Preservationists and mountain bike groups struck a deal on a proposal for protecting the Boulder-White Clouds as a national monument.
The agreement zones the area to maintain it wilderness characteristics while continuing mountain bike access to the popular area north of Ketchum-Sun Valley.
Representatives of the Idaho Conservation League, Wood River Bicycle Coalition, International Mountain Bicycling Association and The Wilderness Society worked for months on the proposal they will present to the Obama administration seeking protection of the 500,000 acre roadless area managed by the Forest Service and the Bureau of Land Management under the Antiquities Act of 1906.
The agreement comes as President Barack Obama announced he will designate the 1,665-acre Point Arena-Stornetta nature preserve on California’s coast as national monument this week, which the Washington Post said signals a more robust environmental agenda. The story specifically talks about the Boulder-White Clouds as a potential area for protection.
“The Boulder-White Clouds is a spectacular landscape, and its valued for many reasons,” said Brett Stevenson, executive director of the Wood River Bicycle Coalition in Hailey in a joint press release. “It warrants National Monument protection and that protection can and should balance wilderness character with mountain biking and other forms of low-impact recreation that are compatible with conservation objectives.”
It recommends a mix of wilderness-grade protections for important watersheds in high alpine lake basins and the high peaks of the White Clouds Mountains alongside formalized travel corridors which preserve access for mountain biking in places like Castle Divide and Ants Basin.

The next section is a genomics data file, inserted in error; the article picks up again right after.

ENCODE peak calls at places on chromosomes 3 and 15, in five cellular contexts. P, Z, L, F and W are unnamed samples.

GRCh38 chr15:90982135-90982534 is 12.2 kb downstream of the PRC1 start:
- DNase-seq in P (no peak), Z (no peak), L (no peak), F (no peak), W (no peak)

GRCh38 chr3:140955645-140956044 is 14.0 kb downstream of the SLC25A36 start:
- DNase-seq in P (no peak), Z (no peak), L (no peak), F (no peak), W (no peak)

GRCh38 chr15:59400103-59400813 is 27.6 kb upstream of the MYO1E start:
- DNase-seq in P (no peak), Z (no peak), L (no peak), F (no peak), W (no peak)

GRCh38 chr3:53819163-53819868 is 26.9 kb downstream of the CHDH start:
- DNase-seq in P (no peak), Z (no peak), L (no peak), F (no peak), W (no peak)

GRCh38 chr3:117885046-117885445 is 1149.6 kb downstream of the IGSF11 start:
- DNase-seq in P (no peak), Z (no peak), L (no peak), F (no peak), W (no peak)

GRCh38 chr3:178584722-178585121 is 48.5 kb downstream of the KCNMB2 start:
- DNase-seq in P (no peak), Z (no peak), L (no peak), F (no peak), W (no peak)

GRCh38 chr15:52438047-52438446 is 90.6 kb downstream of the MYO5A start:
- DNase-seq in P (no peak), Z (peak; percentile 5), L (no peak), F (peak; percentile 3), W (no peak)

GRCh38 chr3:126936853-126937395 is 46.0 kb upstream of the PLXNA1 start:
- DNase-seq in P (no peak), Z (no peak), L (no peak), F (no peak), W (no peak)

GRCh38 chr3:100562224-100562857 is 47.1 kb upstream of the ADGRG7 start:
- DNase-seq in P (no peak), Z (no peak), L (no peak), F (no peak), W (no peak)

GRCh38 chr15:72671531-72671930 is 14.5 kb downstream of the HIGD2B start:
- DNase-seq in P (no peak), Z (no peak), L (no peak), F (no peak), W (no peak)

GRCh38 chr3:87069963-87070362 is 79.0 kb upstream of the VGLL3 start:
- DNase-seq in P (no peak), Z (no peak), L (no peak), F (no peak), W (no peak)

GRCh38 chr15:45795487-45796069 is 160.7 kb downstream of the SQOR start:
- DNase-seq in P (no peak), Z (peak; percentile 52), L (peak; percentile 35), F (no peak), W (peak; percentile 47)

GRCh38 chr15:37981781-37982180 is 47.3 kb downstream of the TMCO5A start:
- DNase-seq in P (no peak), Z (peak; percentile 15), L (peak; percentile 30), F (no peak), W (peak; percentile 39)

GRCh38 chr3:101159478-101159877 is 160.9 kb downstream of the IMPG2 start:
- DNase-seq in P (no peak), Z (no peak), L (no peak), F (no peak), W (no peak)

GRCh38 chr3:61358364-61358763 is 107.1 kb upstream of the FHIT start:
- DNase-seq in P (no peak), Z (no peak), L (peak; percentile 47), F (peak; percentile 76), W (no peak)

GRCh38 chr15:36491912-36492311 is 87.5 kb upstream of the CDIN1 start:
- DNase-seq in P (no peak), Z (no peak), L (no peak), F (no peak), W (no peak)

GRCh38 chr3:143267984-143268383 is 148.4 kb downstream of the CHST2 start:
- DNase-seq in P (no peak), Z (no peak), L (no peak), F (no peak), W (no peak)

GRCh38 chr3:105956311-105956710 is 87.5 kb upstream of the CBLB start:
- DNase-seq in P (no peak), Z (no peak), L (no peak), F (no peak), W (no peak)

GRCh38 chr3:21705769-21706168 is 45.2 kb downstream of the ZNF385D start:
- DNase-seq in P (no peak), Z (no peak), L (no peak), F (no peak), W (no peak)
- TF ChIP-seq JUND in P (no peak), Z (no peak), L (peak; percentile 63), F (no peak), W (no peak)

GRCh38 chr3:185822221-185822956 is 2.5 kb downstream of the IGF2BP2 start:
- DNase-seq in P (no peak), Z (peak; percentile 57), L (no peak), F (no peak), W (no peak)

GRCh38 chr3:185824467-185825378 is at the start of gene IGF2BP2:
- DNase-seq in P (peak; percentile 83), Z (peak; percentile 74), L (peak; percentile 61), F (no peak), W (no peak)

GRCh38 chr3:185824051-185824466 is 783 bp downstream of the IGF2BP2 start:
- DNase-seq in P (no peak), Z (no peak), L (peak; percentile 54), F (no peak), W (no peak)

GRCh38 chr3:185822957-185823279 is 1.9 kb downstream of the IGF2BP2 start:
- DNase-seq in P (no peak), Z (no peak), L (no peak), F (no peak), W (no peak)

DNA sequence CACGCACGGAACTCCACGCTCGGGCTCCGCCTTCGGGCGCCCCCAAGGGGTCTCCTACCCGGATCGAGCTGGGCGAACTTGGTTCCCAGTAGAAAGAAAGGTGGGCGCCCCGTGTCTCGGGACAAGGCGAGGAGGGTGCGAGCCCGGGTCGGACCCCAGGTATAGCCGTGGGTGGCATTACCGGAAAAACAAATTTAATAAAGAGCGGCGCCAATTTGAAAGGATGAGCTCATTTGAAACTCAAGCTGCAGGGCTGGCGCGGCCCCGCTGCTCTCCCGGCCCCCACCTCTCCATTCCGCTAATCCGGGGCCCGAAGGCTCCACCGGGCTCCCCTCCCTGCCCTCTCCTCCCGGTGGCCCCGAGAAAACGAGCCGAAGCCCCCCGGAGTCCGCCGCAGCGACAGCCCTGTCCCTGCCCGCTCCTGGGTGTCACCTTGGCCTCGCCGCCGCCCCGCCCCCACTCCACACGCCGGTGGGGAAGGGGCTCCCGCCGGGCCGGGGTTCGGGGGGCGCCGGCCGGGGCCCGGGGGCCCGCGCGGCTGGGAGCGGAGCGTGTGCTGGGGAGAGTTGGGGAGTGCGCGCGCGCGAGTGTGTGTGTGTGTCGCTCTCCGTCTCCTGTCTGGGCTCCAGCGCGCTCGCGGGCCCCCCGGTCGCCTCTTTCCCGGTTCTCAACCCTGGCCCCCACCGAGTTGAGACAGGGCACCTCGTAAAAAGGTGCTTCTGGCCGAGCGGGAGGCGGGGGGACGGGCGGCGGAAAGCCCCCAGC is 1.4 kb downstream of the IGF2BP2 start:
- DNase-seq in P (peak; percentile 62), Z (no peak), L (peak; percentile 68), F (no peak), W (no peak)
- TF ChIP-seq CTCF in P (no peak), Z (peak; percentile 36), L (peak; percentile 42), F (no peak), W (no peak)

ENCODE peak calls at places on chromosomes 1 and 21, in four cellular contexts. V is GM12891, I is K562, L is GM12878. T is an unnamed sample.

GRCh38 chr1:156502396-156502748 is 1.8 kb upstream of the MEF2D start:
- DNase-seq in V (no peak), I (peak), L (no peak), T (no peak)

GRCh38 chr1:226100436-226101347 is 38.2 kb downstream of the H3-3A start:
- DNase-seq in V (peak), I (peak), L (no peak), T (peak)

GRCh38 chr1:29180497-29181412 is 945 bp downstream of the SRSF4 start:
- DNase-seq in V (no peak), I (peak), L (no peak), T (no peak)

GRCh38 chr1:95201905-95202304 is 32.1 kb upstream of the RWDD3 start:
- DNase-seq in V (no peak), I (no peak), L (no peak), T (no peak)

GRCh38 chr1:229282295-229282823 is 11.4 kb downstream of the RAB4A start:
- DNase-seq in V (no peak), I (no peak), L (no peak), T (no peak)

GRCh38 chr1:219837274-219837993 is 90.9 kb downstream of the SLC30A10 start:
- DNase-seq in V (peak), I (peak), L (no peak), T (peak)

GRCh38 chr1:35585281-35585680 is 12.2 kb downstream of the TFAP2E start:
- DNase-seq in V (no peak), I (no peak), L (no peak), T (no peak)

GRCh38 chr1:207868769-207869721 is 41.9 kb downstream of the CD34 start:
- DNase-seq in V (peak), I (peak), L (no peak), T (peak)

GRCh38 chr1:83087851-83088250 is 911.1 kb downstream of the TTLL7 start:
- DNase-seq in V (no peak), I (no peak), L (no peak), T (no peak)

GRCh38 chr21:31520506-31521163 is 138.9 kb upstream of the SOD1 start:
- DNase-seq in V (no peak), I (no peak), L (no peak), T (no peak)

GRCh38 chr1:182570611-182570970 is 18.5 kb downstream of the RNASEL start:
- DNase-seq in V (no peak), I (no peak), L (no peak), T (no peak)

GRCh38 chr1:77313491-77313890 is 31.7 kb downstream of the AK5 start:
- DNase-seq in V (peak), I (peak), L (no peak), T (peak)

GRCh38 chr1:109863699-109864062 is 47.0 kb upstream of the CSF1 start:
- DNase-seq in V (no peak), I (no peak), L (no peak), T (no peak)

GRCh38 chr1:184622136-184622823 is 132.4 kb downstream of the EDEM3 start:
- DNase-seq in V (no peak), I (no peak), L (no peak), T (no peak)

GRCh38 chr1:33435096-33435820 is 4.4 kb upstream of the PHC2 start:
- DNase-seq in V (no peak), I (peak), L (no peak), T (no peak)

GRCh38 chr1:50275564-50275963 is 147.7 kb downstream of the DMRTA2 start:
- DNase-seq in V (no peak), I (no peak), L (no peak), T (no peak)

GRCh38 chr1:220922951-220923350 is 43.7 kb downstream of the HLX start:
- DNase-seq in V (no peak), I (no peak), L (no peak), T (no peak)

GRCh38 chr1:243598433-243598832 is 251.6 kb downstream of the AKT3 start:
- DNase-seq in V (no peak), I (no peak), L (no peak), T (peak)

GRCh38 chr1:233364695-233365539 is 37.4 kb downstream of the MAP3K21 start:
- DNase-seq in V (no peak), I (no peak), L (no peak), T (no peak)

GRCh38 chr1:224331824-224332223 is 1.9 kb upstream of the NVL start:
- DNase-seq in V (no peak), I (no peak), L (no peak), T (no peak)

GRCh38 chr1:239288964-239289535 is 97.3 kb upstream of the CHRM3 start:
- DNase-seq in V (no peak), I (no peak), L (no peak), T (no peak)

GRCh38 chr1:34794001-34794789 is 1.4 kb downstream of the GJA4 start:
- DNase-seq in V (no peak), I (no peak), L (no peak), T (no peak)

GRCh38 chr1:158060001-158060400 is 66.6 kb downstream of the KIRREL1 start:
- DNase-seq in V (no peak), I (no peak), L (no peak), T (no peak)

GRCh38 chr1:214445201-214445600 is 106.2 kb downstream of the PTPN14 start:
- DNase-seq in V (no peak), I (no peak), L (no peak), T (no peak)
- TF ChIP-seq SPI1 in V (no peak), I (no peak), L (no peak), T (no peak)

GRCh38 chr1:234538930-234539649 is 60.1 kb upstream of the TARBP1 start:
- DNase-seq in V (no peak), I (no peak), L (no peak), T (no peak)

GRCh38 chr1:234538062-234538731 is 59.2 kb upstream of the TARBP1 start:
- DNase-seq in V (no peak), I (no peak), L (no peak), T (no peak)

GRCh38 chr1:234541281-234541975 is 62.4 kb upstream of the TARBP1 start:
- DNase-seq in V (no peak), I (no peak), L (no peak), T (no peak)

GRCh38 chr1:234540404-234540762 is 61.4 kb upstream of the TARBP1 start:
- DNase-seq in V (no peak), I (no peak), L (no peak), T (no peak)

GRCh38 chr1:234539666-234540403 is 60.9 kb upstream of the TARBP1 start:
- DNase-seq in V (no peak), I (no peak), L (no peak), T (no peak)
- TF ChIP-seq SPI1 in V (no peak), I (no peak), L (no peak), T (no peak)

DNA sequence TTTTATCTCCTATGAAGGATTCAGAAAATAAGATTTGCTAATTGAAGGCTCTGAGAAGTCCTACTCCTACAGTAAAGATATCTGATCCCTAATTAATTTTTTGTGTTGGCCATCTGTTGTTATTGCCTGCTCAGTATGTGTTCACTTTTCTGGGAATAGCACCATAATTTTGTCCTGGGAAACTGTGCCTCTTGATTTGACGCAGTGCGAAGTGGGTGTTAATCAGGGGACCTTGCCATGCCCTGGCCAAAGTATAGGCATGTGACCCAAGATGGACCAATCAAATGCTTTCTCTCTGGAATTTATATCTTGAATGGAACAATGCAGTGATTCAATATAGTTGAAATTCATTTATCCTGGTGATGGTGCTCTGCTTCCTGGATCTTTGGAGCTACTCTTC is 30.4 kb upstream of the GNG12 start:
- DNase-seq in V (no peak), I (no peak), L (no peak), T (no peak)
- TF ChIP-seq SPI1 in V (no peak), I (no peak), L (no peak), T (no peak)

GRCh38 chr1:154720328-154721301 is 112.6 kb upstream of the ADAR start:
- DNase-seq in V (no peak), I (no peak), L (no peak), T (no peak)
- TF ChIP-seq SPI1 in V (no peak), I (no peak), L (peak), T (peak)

“The Boulder-White Clouds have extraordinary wilderness values and world-class recreational access,” said Rick Johnson, executive director of the Idaho Conservation League. “We are working together to protect both.”
The agreement is aimed at stopping further erosion of protections of the area over the last 40 years to keep it “in largely the same way and in the same condition that it is today,” the groups said. Nearly as significant, the deal ends for now a clash between preservationists and mountain bikers, a growing user of the backcountry.
“I have watched for a decade with both trepidation and great hope, as our collective communities navigated a challenging yet important task of finding common ground on how to manage this iconic landscape,” said Michael Van Abel, president of the International Mountain Bicycling Association. “I am pleased to see that in today’s often divisive atmosphere, we have reached an agreeable solution and can stand united on what the future of the Boulder-White Clouds should look like.”
The inclusion of The Wilderness Society, whose decades of lobbying have protected more than 100 million acres of wilderness in the United States is significant.
“This agreement represents one of the best things about conservation in Idaho – people with diverse views rolling up their sleeves to work together,” said Craig Gehrke, Idaho director of he Wilderness Society.